The post Plans leak showing Google’s YouTube streaming plan called ‘Music Key’ appeared first on AndroidGuys.
Website backends fail
How does one charge 1,000 robots? It would be a pain to plug them all in individually. Luckily, there's an easier way with Kilobots. These little robots have round bodies about the diameter of a quarter, with a metal spring on top and three thin metal legs. To charge them, you push them -- 10 at a time -- against a long charging rack. They all charge at once, as long as each has its spring top and two of its legs touching the rack. "It's kind of like a bumper car charging system," says Mike Rubenstein, who uses a long stick to corral his Kilobots.
Rubenstein is an engineer at Harvard University and a member of the team that invented Kilobots (kilo meaning 1,000). The Harvard team began building simple, cheap robots more than three years ago, with the idea that the machines could be part of a cooperative swarm. They thought about issues such as how to charge a lot of them at once. Now, the engineers have improved the hardware and written software that allows them to send a single command out to 1,024 Kilobots; and in response, the little bots will start shuffling into place to form any solid shape researchers request:
It's kinda creepy, until you realize it takes the robots 12 hours to make a shape. So they have their limitations.
That's not to downplay Rubenstein and his team's accomplishment. This is the first time anybody has been able to direct so many programmable robots at once. "They're definitely on a point on the frontier where nobody else is," Kevin Lynch, an engineer at Northwestern University who studies cooperative robots, tells Popular Science. Previous efforts used somewhere around 100 robots.
The Harvard work is part of a hot field in robotics. Basically, everyone in this field is trying to develop systems in which a large number of robots work together to accomplish a goal ("Robot swarm" is the popular term). The robots should be able to do so in response to just a few commands sent by one person. After that, the robots' own basic algorithms need to be able to dictate how they should act individually to get the big job done. It's maximum robot power with minimum human input.
Lynch offers an idea for what a cooperative robot system could do in the future. What if a person could send a single command to a fleet of drones to search a collapsed building for survivors? The drones could all enter at once, then use their algorithms to decide when to split up, to check different rooms, and to track which rooms have been checked already.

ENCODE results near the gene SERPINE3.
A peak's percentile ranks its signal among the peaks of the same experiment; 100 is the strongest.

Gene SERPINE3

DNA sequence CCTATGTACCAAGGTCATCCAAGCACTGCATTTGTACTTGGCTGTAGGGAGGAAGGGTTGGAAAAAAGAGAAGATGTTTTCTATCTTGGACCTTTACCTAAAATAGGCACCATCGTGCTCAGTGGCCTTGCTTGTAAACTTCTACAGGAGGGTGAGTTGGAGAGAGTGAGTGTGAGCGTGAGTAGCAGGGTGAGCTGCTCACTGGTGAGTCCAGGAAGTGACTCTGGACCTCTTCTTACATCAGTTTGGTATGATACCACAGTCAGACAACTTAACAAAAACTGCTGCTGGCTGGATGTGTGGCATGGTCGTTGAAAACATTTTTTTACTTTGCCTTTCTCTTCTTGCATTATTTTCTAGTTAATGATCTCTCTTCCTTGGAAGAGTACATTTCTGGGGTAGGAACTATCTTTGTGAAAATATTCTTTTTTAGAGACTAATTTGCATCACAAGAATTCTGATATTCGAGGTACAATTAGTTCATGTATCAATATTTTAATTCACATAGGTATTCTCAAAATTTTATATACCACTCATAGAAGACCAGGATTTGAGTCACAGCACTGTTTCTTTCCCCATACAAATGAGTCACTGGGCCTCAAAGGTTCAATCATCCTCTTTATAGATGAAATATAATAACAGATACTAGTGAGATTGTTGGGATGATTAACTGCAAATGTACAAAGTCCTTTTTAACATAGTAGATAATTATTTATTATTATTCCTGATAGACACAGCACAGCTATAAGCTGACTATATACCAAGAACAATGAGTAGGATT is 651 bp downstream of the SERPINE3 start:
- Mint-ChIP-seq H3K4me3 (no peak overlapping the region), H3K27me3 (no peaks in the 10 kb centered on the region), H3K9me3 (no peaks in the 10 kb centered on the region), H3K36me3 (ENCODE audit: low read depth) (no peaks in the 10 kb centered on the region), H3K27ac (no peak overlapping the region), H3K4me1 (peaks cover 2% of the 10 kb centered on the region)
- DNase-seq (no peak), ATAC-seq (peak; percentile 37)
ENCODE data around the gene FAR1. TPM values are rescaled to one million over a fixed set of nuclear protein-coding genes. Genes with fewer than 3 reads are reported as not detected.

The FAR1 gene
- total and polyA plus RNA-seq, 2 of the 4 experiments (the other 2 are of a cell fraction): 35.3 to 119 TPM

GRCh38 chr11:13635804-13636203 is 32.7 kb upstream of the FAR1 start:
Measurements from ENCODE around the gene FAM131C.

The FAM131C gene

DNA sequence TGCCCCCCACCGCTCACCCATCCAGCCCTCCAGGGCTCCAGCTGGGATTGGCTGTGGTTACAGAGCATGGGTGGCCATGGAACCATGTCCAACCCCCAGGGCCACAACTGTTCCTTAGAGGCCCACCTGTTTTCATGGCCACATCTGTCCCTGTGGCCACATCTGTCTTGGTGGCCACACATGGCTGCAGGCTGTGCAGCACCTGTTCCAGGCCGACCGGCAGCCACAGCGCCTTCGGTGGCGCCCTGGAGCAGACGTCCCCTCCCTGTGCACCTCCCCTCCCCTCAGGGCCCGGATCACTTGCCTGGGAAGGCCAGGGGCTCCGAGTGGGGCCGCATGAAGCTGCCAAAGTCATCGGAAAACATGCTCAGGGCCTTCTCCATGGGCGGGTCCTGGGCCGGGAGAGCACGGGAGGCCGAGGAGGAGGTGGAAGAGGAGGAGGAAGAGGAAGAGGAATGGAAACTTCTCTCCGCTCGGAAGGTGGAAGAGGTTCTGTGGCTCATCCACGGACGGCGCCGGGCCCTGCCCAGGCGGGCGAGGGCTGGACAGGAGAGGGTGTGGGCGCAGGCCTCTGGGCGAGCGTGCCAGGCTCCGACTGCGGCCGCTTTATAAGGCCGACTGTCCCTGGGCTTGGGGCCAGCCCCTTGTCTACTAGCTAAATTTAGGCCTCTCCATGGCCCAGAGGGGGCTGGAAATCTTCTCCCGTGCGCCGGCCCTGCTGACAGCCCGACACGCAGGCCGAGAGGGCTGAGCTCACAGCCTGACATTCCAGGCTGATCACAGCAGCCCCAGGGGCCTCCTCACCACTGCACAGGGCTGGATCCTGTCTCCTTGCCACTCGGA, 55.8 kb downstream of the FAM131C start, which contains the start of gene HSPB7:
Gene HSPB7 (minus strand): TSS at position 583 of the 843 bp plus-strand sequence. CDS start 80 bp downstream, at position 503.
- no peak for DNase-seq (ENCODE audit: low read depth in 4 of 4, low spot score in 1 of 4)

The challenge in building such systems is that there's a limit to how complex each robot can be. For one thing, they must be cheap enough that someone could afford to own hundreds or thousands of them. The Kilobots cost about $14 in parts. Their only sensors are infrared ones that calculate the distance between themselves and their neighbors. That's why the robots always march at the edge of the group, as you can see in the video. They're keeping close to others because if they wander too far, they're blind, unable to see their surroundings or calculate their positions.
Yet swarm robots must also be able to create sophisticated larger effects with their own simple capabilities. "It's an interesting question of how do you go from a desired function -- like if you want them to flock in a particular way or form a particular shape -- how do you go from that to individual rules?" Rubenstein says. Coming up with those rules for the Kilobots, including rules for glitches such as a bot's motor failing, was a major part of the research effort.
Although the Kilobots' shapely 12-hour dances seem far from practical applications, Rubenstein says they could be a step toward robots that self-assemble into specialized shapes when needed. That kind of capability is especially of interest for doing projects in space. Engineers could send up parts of a larger satellite, for example, and count on the pieces to assemble themselves once they've been released into orbit. (Like Ikea furniture, but in space.) The smaller parts could be easier and cheaper to rocket into space than one large satellite.
Lynch adds that the Harvard work is basic research meant to push the field. "You can't say well what it's going to do for me tomorrow in a factory or how am I going to make money on this?" he says. "They're asking new questions that are important."
Rubenstein and his colleagues published their work yesterday in the journal Science.